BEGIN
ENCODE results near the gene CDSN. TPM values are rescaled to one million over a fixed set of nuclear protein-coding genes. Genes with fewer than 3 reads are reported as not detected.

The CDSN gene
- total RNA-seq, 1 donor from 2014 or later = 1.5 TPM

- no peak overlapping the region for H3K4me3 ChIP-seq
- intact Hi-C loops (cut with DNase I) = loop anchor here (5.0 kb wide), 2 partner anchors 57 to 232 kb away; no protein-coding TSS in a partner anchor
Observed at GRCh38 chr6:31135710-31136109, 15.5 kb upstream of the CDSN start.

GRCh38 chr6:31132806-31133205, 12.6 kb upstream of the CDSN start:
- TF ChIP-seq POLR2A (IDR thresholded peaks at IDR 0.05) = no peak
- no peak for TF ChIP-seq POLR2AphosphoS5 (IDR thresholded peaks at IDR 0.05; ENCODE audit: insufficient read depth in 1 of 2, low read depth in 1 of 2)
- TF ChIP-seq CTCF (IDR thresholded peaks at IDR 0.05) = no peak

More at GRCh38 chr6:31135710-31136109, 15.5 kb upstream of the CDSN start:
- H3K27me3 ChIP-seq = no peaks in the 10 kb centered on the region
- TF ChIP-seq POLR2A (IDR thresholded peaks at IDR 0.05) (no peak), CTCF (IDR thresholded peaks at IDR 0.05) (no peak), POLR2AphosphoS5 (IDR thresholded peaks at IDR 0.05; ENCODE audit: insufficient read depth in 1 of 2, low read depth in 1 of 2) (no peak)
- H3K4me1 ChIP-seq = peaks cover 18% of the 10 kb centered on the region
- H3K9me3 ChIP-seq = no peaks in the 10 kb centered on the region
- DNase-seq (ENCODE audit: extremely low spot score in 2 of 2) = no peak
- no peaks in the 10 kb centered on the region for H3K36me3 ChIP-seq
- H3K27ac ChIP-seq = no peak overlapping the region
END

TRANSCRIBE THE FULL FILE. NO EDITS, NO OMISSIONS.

ENCODE results near the gene CDSN. TPM values are rescaled to one million over a fixed set of nuclear protein-coding genes. Genes with fewer than 3 reads are reported as not detected.

The CDSN gene
- total RNA-seq, 1 donor from 2014 or later = 1.5 TPM

- no peak overlapping the region for H3K4me3 ChIP-seq
- intact Hi-C loops (cut with DNase I) = loop anchor here (5.0 kb wide), 2 partner anchors 57 to 232 kb away; no protein-coding TSS in a partner anchor
Observed at GRCh38 chr6:31135710-31136109, 15.5 kb upstream of the CDSN start.

GRCh38 chr6:31132806-31133205, 12.6 kb upstream of the CDSN start:
- TF ChIP-seq POLR2A (IDR thresholded peaks at IDR 0.05) = no peak
- no peak for TF ChIP-seq POLR2AphosphoS5 (IDR thresholded peaks at IDR 0.05; ENCODE audit: insufficient read depth in 1 of 2, low read depth in 1 of 2)
- TF ChIP-seq CTCF (IDR thresholded peaks at IDR 0.05) = no peak

More at GRCh38 chr6:31135710-31136109, 15.5 kb upstream of the CDSN start:
- H3K27me3 ChIP-seq = no peaks in the 10 kb centered on the region
- TF ChIP-seq POLR2A (IDR thresholded peaks at IDR 0.05) (no peak), CTCF (IDR thresholded peaks at IDR 0.05) (no peak), POLR2AphosphoS5 (IDR thresholded peaks at IDR 0.05; ENCODE audit: insufficient read depth in 1 of 2, low read depth in 1 of 2) (no peak)
- H3K4me1 ChIP-seq = peaks cover 18% of the 10 kb centered on the region
- H3K9me3 ChIP-seq = no peaks in the 10 kb centered on the region
- DNase-seq (ENCODE audit: extremely low spot score in 2 of 2) = no peak
- no peaks in the 10 kb centered on the region for H3K36me3 ChIP-seq
- H3K27ac ChIP-seq = no peak overlapping the region